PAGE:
There is an air of inevitability surrounding a second bid for the White House from Hillary Clinton. In her Twitter bio, she reels off her accomplishments as “First Lady of Arkansas, First Lady of the United States, US Senator, Secretary of State, Author, Dog Owner, Hair Icon, Pantsuit Aficionado, Glass Ceiling Cracker”. Yet it is the ominous “TBD…” with which she ends her list that has everyone talking. As the presumptive nominee for the Democratic Party, hundreds of articles are published daily, scrutinising and meticulously analysing every detail of Clinton’s hypothetic Presidential Campaign. Yet there is something troubling about this national obsession with the next election cycle.
The media is so fixated on 2016 that even the news that Chelsea Clinton is now expecting her first child became headline news for most political pundits. A slew of articles have been published on the topic, asking both “will Hillary Clinton be less likely to run in 2016?” and speculating “why Chelsea might be just what Hillary needs in 2016” . It seems baffling that at a time when America is facing so many challenges, the media should choose to devote so many column inches to analysing the impact of soft news items on a speculative campaign for an unconfirmed candidate, for an election that is still over 1000 days away. Perhaps this obsession is understandable for the Republican Party, who having only won the popular vote once since 1992, are facing the prospect that the GOP in its current incarnation “could go extinct” should they fail to secure victory in 2016.
Yet for the Democrats, it makes little sense to be dedicating so much, so soon to Hillary 2016. For the first three months of 2014 alone, The Ready for Hillary Super-PAC received $1.7 million in contributions . So worrying is this trend that, Priorities USA – a fellow Democratic Super-PAC – is now publically urging donors to stop spending their money on the next Presidential election, and start supporting candidates for the 2014 midterms. There seems to be a widespread fear that the Democrats will see their Congressional numbers depleted in the midst of increasingly unpopular Obama Presidency, to the extent that no money in the world will make Clinton electable come 2016. So herein lies the question – if key to winning the next general election is a successful end to the Obama Presidency, then why are Democrats instead choosing to devote their resources to a hypothetical Clinton campaign?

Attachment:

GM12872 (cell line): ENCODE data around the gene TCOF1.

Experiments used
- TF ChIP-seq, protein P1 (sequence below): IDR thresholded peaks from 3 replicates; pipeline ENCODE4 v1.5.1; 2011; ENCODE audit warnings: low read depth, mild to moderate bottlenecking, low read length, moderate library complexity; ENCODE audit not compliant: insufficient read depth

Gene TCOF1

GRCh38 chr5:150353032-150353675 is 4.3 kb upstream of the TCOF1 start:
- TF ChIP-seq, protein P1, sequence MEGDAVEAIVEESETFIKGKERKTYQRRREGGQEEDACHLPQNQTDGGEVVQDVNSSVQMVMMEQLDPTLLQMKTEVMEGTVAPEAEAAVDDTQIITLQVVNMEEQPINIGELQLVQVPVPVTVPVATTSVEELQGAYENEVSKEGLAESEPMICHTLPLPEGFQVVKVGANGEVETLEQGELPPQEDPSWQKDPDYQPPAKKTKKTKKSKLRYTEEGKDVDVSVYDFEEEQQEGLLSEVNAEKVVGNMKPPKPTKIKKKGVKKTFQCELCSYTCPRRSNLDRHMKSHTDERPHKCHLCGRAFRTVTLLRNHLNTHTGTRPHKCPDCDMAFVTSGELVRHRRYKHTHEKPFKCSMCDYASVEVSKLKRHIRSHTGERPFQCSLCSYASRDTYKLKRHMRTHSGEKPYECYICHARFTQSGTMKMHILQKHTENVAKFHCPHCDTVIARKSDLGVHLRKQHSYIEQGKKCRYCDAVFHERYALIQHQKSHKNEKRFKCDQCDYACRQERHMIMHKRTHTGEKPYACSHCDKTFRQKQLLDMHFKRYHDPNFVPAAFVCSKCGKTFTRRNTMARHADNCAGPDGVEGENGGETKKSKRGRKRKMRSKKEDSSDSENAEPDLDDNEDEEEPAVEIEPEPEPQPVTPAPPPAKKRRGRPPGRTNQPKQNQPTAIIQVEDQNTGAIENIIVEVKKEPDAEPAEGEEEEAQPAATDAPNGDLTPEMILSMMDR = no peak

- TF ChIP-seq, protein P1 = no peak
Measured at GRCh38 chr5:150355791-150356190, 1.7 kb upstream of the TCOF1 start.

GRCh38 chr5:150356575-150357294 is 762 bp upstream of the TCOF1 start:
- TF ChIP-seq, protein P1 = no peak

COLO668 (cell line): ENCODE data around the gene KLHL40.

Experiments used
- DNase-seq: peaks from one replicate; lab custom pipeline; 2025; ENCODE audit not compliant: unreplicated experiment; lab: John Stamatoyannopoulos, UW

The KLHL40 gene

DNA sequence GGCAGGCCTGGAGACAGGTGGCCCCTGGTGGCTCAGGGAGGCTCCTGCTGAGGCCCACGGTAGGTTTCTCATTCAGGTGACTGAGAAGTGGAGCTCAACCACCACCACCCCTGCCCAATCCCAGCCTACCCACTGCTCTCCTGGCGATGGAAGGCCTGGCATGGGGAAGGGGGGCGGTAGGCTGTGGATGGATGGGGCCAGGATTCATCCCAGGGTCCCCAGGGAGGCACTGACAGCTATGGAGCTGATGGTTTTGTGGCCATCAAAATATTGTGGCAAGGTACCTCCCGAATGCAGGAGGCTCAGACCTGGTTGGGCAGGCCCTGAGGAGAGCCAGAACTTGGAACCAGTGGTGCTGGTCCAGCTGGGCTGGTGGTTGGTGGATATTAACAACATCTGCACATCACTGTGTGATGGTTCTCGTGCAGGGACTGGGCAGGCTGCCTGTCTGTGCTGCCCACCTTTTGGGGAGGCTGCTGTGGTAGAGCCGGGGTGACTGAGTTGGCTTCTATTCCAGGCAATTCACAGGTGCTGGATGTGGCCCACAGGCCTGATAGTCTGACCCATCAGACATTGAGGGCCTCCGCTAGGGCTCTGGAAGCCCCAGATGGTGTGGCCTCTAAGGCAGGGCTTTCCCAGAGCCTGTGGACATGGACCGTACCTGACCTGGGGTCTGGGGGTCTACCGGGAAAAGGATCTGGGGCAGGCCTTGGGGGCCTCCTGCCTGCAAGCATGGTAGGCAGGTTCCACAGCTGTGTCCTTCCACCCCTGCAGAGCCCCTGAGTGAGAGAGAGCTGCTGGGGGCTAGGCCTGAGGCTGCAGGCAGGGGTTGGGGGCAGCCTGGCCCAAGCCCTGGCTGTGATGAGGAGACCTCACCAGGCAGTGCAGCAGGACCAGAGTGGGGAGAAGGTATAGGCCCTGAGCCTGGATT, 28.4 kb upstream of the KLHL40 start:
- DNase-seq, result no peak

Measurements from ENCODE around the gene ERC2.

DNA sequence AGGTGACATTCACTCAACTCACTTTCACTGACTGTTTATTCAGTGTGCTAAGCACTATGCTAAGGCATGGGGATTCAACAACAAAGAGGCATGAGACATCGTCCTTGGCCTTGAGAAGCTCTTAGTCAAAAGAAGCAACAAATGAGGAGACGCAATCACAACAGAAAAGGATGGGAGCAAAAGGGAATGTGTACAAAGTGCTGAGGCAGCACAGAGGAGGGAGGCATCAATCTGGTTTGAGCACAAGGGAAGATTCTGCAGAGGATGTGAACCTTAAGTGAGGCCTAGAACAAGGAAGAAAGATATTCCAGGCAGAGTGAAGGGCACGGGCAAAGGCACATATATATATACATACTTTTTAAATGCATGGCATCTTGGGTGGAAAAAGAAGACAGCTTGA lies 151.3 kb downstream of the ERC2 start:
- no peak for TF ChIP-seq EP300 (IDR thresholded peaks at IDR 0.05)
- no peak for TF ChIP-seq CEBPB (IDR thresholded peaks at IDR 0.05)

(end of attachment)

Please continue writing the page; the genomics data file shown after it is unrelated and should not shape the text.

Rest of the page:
It’s undeniable that the Clinton herself is a forced to be reckoned with within the party. Should she be elected in 2016, she would not only be America’s first female President, but arguably, one of the most experienced individuals ever elected to the highest office in the land. Yet the answer surely lies beyond Clinton’s gargantuan achievements and her so-called ‘star-power’. There appears to be a broader trend at work, one that predates even the Clinton phenomenon.
‘Change’ has come to simultaneously mean everything and nothing in US politics. The rhetoric of ‘change’ was a staple of Obama’s 2008 Presidential Campaign, a word most have come to realise was Barack’s euphemism for ‘more of the same’. I would argue that the word has seen its practical meaning betrayed, and replaced by hollow symbolism. No sooner than the day a President is elected to office, the public, the media and the parties alike, begin speculating and scheming about who will replace them in four years time. This trend has become increasingly pronounced in recent years, to the detriment of domestic politics and meaningful political action.
The reasons for this are two-fold. The first comprises the more cynical justification for this front-loading. The oversaturation of American elections with money has meant that he who holds the largest purse is most likely to win. Fund-raising, in some capacity or another, has to commence as soon as possible, or the party risks lagging dangerously behind their competitors. Donors are far easier to entice when they can put a face to an election, and so it is not surprising that big names like Hillary Clinton are banded around to rally the base into parting with their hard-earned money. Yet, the second reason for this phenomenon, speaks more to what ‘change’ means to most in America today. It seems symptomatic of a society that is simultaneously disillusioned with its leadership, but remains eternally optimistic that one individual could still emerge as the country’s deus ex machina and turn it all around. This faith is misplaced.
Change cannot be delivered by one person, it can only come about through a nation working together, energised and engaged with politics at all levels of government – from congress down to local city councils. By fixating on the Presidential elections, people are losing sight of the pressing political issues that could be engaging with in the here and now. Even Clinton herself has become dismayed at the level attention given to 2016, lamenting at a public speaking engagement in April that she wished “our country had the limited campaign period that other democracies have” . People must accept that one vote every four years is not enough to deliver change. The only way to begin to see type of transformations we desire in government is by becoming politically active and making our voice heard – in single issue campaigns, local elections, even on our own social media platforms. Political dialogue has to remain focused on the issues, instead of the people and personalities who could or should be in high office. Perhaps the first change we need to make is ensuring we do not allow ourselves to be sucked into the pre-election vortex that has come to dominate American politics. Once prised free from its grip, politics will be taken out of the hands of the personalities, and back to the people.